It takes a special breed of New Yorker to truly appreciate—and afford—a luxury townhouse. Favored by celebrities for their privacy, and by families for the extra space, bedrooms, outdoor space and multiple levels, not to mention their architectural pedigrees, these mansions in the city are a lifestyle (and a market) unto themselves. “The luxury townhouse market is always a unique micro market,” says Paula Del Nunzio, senior vice president managing director of Brown Harris Stevens, “that reflects the buying power and unique preferences of the ultra-wealthy, who seek their own castle.”
Those seeking and creating their own castles in Manhattan’s priciest single-family houses have included many a boldface name, from our billionaire mayor to Madonna, Brooke Shields, Claire Danes, Reed Krakoff, Edgar Bronfman, Jr., Woody Allen and Sarah Jessica Parker, all privacy-loving New Yorkers who crave control over their real estate destiny. Single-family townhouses don’t require board approval or have an application process. They can be purchased by an LLC or corporation to protect the owner’s identity. Owners can renovate without getting anyone’s permission, with the exception of the façade if their house is historically landmarked. Owners of exceptional means can purchase adjoining properties to expand, prevent unwelcome developments or construction next door, or just further insulate themselves from pesky neighbors.
“The townhouse is really the only way to live self-sufficiently in the city,” says S. Christopher Halstead, of Halstead Property. “As a result, the way of life is very attractive to some buyers, and equally unattractive to others.”
Being responsible for the upkeep may be daunting to some, but for those who are drawn to the townhouse lifestyle, it has been said that once you go townhouse, you never go back. “I have found that those who purchase townhouses remain loyal townhouse owners,” says Roger Erickson, senior global real estate advisor at Sotheby’s International Realty. “In all the years that I have been selling houses, only one family decided to move back into an apartment. All the others are either still in their townhouse or have moved to another one.”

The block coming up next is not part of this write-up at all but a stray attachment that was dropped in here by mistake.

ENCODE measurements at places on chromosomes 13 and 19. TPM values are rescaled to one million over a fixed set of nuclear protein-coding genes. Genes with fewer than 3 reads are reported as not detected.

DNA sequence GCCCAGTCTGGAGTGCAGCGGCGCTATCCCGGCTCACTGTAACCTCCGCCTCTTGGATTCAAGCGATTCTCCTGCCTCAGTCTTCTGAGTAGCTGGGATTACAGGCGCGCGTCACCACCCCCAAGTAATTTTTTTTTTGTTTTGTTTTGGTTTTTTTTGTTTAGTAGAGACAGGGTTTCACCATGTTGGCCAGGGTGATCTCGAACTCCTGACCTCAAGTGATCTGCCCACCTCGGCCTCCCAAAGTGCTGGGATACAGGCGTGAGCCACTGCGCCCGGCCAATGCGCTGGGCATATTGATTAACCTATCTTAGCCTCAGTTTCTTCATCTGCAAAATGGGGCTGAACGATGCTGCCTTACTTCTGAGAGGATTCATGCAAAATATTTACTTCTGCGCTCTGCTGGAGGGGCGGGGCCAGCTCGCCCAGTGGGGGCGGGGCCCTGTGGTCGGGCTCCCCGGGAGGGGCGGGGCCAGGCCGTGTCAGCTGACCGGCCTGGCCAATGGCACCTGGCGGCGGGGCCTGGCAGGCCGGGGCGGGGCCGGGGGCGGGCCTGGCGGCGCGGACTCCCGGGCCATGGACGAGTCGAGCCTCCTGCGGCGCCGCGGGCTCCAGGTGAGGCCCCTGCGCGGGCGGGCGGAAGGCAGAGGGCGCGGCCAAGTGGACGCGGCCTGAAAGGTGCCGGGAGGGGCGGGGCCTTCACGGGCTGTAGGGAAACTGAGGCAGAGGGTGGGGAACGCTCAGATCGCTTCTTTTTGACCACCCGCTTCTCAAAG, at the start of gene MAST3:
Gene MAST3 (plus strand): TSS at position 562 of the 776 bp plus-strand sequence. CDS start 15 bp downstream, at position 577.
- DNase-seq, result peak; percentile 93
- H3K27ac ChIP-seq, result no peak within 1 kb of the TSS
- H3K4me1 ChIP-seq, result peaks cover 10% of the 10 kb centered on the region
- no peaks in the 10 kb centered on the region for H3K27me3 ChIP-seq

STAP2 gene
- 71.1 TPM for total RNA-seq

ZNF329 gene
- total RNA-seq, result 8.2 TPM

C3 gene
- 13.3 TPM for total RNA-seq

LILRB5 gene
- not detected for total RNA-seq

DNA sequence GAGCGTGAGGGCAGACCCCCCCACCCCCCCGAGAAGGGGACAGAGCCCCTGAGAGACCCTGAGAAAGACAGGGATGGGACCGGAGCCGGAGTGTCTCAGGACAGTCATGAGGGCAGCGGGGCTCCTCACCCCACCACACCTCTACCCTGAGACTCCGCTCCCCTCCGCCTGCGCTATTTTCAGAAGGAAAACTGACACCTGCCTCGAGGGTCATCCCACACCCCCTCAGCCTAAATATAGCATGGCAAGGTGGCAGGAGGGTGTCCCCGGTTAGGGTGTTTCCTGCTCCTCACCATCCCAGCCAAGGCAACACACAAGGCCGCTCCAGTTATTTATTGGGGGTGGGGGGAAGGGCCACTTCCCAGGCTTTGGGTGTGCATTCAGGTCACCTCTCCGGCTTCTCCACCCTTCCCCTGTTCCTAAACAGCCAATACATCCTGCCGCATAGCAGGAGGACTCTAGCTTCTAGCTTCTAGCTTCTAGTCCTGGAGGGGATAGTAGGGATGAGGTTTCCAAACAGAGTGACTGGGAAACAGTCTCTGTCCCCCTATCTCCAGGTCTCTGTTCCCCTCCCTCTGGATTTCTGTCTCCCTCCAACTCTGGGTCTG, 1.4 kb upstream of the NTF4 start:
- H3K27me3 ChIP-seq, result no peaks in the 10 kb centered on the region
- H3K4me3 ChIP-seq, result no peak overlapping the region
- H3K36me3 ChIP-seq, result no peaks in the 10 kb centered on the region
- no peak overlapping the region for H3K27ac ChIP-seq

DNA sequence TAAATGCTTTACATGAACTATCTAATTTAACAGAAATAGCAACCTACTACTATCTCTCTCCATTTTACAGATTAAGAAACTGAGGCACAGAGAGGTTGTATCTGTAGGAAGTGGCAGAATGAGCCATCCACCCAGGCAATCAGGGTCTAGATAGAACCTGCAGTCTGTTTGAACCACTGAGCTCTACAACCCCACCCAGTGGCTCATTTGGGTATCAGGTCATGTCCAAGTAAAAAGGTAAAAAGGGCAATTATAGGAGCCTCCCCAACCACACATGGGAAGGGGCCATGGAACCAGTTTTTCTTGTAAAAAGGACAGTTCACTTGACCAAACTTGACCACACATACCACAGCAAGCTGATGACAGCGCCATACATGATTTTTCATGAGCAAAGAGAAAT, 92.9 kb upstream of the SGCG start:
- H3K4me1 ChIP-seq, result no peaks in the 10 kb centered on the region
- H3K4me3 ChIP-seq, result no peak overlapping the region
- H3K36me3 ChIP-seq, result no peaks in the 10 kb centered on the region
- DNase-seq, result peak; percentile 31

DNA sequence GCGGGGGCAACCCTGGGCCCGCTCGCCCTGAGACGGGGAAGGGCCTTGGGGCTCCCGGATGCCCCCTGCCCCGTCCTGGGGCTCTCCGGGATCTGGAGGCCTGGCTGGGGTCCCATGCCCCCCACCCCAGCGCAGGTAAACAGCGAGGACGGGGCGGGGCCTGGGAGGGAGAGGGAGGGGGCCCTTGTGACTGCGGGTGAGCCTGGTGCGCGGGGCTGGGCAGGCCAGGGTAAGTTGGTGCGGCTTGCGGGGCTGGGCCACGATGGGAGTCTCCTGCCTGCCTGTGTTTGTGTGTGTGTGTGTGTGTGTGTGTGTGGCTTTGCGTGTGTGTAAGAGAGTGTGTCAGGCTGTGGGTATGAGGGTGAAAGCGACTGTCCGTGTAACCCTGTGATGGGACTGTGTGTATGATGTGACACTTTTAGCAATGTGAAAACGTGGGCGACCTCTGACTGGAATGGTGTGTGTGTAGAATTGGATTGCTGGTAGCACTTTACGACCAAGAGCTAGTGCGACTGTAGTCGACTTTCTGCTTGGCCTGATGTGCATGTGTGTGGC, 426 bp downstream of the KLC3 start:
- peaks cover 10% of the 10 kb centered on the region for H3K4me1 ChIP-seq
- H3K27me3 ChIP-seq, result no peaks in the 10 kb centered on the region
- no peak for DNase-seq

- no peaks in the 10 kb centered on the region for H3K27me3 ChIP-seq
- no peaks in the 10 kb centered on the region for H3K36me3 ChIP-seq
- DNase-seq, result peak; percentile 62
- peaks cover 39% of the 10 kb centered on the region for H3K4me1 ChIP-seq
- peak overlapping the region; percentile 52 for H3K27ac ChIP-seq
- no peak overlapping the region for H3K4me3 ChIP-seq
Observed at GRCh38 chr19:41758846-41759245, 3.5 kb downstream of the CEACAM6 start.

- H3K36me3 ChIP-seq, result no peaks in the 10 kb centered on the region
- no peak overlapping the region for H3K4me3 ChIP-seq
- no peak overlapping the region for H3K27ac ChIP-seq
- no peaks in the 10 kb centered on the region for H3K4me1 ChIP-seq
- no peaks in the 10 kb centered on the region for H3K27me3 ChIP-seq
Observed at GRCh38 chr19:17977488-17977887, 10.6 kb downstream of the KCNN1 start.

These days, you’ll need at least $10 million to dip a toe into the pricey townhouse game. Inventory is low, and demand is high, which is driving prices higher. Some international buyers are jumping into the game, finding New York to be a better deal than other world-class cities like London and Hong Kong, and with the crime rate so low in Manhattan, security is no longer a factor. The market for townhouses is strong and headed steadily upward. In the 70s, East and West, brokers say, there is but one property on the market priced lower than $10 million.
“The Upper West Side townhouse market has seen a huge increase in sale price compared to two years ago,” says Michelle Evi Bourgeois, a townhouse specialist at Town Real Estate. “Now you can’t find much under $10 million.” And if you do find something for comfortably under $10 million, “ It’s going to have to be converted, or have tenants in it,” she adds.
For those with deeper pockets, there are few more options in the $20 and $30 million range, and true one-of-a-kind stunners more expensive than that. Despite such high prices, the townhouse is a relative bargain compared to its luxury condo counterparts when price per square foot is considered. “A mansion offers the largest interior spaces for, remarkably enough, the lowest price per square foot,” says Ms. Del Nunzio, one of the leading brokers in the field.
The reason for that difference, adds Mr. Erickson, is relatively simple, “Townhouses generally sell for a lower price per square foot than super luxury condominiums, mostly because they don’t offer the same level of service and amenities,” he says. “And most can’t compete in the ‘view’ category.”While the view aspect is hard to argue, except perhaps on Beekman Place or Riverside Drive, some new townhouse developments are addressing the amenities gap. “Several of the new condo developments are offering townhouses,” Mr. Erickson says. “For example, the Carlton House on East 61st Street and 150 Charles Street downtown. Of course, the advantage of that is that you can own a townhouse that has all the benefits and amenities of a super luxury condominium. And some even have a garage!”